By Johnny Socha
On first glance, with its working-class narrative and setting, Lynne Ramsay’s 'Ratcatcher' (1999) appears to be a revival of the British New Wave themes and motifs. Yet that would diminish the film’s ambition and originality, erroneously taxonomising one of the most sublime debuts in the British film canon
In many respects, the socio-political aspect of the film, takes much of a backseat to the childhood world of the film’s protagonist, twelve-year old James. His point of view transmogrifies the noisome milieu of Glasgow’s tenements during the 1970s, (enduring the infamous refuse collectors’ strike), into a place of near beauty.
Ramsay’s opening shot alone convincingly suggests a preternatural world, with James twisting in a curtain, enjoying a childhood reverie as sound and movement slow around him, only to be brought back to reality with a parental slap. Ramsay’s earlier short films (Kill the Day, Small Deaths and Gasman) are all infused with this conflict and sensibility; furthermore, thematically and visually they all prepare the ground for 'Ratcatcher'.
Ramsay’s brilliant eye for small detail ensures that the minutiae of James’ world are foregrounded far more than the adult dramas playing out around him. So when James inadvertently causes the death of his friend, Ryan, the panic and pain is rendered obliquely. Its effect upon James drives the film forward, but, as viewers, we never explicitly learn how he is feeling. All we see are moments that are suggestive of the damage this death has had upon him: his enthusiasm when exploring a housing development, his fingers painting patterns on window condensation, his taciturn manner relating to his father, his constant revisiting of the canal.
Ramsay takes many risks with the film and, almost without fail, they come off, such as, the inclusion of the 'Badlands' theme, which rather than evoke the earlier movie, intercalates itself within the mise-en-scene, seamlessly blending into the diegesis and the theme of childhood. One of her bravest choices was the relationship between James and an older girl, Margaret Anne. They are both damaged by their environments and their friendship, although appearing to have a sexual nature - bathing today, sleep together, etc. - becomes more one of sibling solace and comfort.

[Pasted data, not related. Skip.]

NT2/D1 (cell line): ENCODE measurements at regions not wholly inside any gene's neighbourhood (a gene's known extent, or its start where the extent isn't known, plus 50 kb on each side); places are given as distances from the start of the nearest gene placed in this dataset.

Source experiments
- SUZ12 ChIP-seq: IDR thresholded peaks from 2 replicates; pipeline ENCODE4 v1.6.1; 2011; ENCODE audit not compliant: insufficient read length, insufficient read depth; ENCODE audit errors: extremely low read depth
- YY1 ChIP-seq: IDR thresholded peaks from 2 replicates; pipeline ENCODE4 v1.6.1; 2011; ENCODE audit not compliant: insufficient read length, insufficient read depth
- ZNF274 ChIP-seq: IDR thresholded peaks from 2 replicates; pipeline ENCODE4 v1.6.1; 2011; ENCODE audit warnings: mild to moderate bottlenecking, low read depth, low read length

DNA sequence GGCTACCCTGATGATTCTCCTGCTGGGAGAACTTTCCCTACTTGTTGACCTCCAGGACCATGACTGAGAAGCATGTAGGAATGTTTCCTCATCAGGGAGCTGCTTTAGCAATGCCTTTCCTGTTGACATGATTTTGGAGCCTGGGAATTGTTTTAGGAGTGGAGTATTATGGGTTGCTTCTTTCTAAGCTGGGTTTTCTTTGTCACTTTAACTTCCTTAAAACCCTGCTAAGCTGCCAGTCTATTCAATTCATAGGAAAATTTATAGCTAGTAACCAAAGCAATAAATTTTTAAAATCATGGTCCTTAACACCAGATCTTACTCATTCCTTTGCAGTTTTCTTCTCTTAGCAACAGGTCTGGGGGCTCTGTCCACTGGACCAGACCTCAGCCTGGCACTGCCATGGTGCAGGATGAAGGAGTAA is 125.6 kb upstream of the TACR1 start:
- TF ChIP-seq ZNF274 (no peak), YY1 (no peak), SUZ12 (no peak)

As stated earlier, the political angle of the film is mediated through James’ perception and so even though the squalor of the residents living among rats is clearly shown, there is little room for finger-pointing. As such, the film, although showing tendencies, doesn’t fit neatly into the sub-genre of the social-realist film. In some respects, with Ramsay’s original eye for detail and colour, there are elements at the other end of the British film spectrum i.e. the fantasy, hyper-real world of Roeg, Jarman and Russell. And her brilliance is being able to combine these two, seemingly disparate, cinematic forms into a symbiotic whole.
Cinema is littered with filmmakers who reached a peak with their first movie and never achieved the same high level again – none more so, than Orson Welles with 'Citizen Kane'. And Ramsay’s follow-up film, 'Morvern Callar', was narratively interesting, but well below the achievement of Ratcatcher. Whether the perfection of Ramsay’s first film is ever matched, it is clear she has an abundance of talent, and it has been to the detriment of British cinema in general, that she has only been allowed to exercise it once more in nearly a decade